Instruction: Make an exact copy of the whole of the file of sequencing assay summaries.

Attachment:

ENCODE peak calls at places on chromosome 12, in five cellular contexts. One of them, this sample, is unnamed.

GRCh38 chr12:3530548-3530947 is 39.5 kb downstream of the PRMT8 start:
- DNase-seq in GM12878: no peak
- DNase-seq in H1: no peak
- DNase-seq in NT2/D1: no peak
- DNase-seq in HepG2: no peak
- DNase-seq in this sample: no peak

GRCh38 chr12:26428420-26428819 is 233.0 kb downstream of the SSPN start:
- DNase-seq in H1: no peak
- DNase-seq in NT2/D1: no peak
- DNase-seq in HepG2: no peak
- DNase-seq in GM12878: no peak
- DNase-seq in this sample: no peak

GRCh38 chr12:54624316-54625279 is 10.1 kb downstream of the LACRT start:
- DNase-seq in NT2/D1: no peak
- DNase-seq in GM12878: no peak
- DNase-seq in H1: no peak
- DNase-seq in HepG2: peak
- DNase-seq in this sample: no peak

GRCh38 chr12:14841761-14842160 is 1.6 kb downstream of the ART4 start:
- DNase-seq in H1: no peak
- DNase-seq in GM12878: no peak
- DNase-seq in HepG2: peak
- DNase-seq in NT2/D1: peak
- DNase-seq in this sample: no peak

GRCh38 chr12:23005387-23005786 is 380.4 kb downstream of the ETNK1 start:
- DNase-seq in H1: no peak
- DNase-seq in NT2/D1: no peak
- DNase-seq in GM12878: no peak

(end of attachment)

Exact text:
ENCODE peak calls at places on chromosome 12, in five cellular contexts. One of them, this sample, is unnamed.

GRCh38 chr12:3530548-3530947 is 39.5 kb downstream of the PRMT8 start:
- DNase-seq in GM12878: no peak
- DNase-seq in H1: no peak
- DNase-seq in NT2/D1: no peak
- DNase-seq in HepG2: no peak
- DNase-seq in this sample: no peak

GRCh38 chr12:26428420-26428819 is 233.0 kb downstream of the SSPN start:
- DNase-seq in H1: no peak
- DNase-seq in NT2/D1: no peak
- DNase-seq in HepG2: no peak
- DNase-seq in GM12878: no peak
- DNase-seq in this sample: no peak

GRCh38 chr12:54624316-54625279 is 10.1 kb downstream of the LACRT start:
- DNase-seq in NT2/D1: no peak
- DNase-seq in GM12878: no peak
- DNase-seq in H1: no peak
- DNase-seq in HepG2: peak
- DNase-seq in this sample: no peak

GRCh38 chr12:14841761-14842160 is 1.6 kb downstream of the ART4 start:
- DNase-seq in H1: no peak
- DNase-seq in GM12878: no peak
- DNase-seq in HepG2: peak
- DNase-seq in NT2/D1: peak
- DNase-seq in this sample: no peak

GRCh38 chr12:23005387-23005786 is 380.4 kb downstream of the ETNK1 start:
- DNase-seq in H1: no peak
- DNase-seq in NT2/D1: no peak
- DNase-seq in GM12878: no peak